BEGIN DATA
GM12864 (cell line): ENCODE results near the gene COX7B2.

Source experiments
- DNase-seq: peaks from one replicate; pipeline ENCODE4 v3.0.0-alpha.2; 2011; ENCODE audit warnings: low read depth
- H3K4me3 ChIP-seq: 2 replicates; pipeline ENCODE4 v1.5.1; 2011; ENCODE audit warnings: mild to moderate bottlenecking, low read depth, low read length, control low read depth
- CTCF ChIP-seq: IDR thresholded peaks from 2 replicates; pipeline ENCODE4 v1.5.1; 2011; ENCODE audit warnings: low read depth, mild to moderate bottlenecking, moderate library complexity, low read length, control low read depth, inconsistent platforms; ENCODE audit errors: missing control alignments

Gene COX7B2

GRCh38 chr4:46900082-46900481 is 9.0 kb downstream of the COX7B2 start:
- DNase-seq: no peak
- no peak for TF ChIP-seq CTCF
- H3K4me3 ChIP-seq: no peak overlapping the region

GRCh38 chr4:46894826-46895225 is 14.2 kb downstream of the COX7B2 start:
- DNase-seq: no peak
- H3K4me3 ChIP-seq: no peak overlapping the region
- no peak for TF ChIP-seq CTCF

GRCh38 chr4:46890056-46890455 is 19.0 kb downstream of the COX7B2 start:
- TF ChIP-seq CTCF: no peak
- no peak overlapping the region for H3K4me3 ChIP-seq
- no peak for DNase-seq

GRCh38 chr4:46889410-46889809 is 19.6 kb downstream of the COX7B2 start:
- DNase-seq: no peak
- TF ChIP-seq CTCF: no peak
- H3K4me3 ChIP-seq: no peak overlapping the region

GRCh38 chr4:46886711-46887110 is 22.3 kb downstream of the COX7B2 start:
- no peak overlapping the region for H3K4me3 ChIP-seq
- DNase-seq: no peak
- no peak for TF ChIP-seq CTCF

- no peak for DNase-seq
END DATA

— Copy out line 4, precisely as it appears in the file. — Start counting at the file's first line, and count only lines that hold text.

- H3K4me3 ChIP-seq: 2 replicates; pipeline ENCODE4 v1.5.1; 2011; ENCODE audit warnings: mild to moderate bottlenecking, low read depth, low read length, control low read depth